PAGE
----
the Frankcheneys, who possessed it till the reign of Henry VIII., when the
heiress of that family brought it to Strode. It afterwards passed by successive sales to Elliot and Dennis. This manor belongs to the corporation
of Exeter, as trustees of St. John's Hospital, having been settled upon
that hospital by Sir John Maynard as one of the estates left for charitable
uses by Elizæus Hele, who died in 1635.
The manor of Southbrooke was formerly in the Dinhams; a few years ago it
belonged to John Pyne Heath, Esq., and is now the property of Edward Gattey,
Esq. The manor of Langacre was anciently parcel of the barony of Barnstaple,
and passed with it to the Lords Martin, and with their coheiress to Lord
Audley. Having become vested in the crown by virtue of an entail, it
passed by successive grants to the Duke of Exeter, Margaret Countess
of Richmond, and the Throckmortons. Sir Arthur Throckmorton sold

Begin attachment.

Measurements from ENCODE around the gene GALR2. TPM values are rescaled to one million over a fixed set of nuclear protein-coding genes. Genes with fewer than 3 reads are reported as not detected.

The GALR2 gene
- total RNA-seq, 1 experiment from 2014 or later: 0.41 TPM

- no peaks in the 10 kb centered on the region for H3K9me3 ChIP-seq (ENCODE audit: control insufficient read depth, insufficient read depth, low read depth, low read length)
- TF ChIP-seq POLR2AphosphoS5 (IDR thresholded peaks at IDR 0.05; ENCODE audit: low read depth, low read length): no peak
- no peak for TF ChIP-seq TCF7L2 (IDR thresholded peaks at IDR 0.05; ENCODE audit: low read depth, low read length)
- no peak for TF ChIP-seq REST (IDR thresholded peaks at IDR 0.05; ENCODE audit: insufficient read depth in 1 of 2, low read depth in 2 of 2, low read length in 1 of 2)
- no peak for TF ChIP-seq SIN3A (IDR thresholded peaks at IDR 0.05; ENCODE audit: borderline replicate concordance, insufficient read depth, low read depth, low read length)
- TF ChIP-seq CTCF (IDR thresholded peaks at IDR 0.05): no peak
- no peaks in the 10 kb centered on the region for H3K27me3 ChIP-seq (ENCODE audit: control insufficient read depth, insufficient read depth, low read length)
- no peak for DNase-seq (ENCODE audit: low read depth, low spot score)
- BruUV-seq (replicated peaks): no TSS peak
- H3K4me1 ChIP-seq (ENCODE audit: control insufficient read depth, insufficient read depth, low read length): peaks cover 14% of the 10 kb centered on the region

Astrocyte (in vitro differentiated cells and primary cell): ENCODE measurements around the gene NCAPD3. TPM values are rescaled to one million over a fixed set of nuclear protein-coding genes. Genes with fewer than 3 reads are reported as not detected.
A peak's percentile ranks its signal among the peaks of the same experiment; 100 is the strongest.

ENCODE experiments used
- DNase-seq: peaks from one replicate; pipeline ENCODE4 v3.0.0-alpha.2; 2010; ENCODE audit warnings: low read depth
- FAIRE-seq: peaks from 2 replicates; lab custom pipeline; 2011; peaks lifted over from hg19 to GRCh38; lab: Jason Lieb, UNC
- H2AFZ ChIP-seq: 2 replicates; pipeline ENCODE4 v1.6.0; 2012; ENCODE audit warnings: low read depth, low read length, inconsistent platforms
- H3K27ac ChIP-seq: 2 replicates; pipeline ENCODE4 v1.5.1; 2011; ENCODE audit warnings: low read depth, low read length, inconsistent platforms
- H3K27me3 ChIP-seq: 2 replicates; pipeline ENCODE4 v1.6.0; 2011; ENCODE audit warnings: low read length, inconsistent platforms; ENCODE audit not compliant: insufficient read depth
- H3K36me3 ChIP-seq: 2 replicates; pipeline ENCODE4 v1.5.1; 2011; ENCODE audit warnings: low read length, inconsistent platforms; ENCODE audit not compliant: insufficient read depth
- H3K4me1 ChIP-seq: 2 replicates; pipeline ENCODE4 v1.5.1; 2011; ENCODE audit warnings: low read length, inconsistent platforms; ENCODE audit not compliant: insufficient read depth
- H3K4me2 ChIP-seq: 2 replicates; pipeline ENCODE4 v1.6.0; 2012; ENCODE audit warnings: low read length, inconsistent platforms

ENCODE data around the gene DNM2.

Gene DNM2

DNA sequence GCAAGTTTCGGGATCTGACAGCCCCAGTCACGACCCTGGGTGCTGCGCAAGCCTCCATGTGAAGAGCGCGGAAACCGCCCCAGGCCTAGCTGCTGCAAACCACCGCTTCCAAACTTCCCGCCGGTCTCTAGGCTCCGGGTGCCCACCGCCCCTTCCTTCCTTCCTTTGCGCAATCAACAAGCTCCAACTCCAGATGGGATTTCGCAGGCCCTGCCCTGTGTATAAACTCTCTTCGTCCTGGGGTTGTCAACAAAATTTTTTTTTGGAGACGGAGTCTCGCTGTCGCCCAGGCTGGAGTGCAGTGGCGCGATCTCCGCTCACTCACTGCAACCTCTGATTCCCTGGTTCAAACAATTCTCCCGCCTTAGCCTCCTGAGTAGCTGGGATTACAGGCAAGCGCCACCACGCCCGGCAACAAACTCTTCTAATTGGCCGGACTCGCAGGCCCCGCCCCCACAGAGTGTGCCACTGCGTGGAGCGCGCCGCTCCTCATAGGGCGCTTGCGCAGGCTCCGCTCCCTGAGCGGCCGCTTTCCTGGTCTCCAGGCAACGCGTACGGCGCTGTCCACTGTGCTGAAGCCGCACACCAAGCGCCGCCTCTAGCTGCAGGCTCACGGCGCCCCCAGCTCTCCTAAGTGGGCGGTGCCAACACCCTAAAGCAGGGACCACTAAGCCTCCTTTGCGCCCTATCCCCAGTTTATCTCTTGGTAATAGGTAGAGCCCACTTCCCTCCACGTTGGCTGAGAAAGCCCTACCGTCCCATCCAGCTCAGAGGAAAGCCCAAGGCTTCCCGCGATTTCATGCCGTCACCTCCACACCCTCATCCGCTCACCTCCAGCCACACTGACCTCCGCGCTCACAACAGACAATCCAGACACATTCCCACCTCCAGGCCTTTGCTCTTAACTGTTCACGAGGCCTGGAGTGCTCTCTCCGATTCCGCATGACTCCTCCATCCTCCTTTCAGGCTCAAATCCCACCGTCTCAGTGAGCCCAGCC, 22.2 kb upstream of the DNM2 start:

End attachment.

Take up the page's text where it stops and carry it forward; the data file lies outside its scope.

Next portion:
this manor in 1596 to Mr. John Davy, a merchant of Exeter: it is now the
property of his descendant, Sir John Davie, Bart. The ancient family of
Langacre formerly held this manor under the barons of Barnstaple.
Franceis Court, in this parish, is said to have been anciently called Killerington or Killerton. In the reign of Edward I. it belonged to the
Raleghs, who were succeeded by Franceis. Sir William Franceis of this
place was slain by the rebels in 1549, in an engagement at St. Mary Clist;
his descendant, William Franceis, Esq., possessed it in the beginning of the
seventeenth century. Franceis Court, and the manor of Killerton Franceis,
are now the property of Sir T. D. Acland, Bart., having been purchased of
John Franceis Gwynn, Esq., of Ford Abbey, the representative of the
Franceis family. There is a farm-house on the estate, but no remains of
the old mansion which belonged to the family of Franceis.
Eveleigh, anciently Yeveleigh, was, at an early period, in the family of
Clifford, from whom it passed by successive heirs female to Valletort,
Speke, Fishacre, Ufflete, and Walrond. The farm of this name now belongs
to Sir T. D. Acland, Bart. Eveleigh gave name to a family, of whom Dr.
Eveleigh, the late provost of Oriel College, in Oxford, was a descendant.
Ash Clist, and Cliston Hayes, in this parish, formed the corps of two of
the prebends in the ancient collegiate chapel of the castle of Exeter. The
manor of Ash Clist was alienated from the chapel by Robert de Courtenay,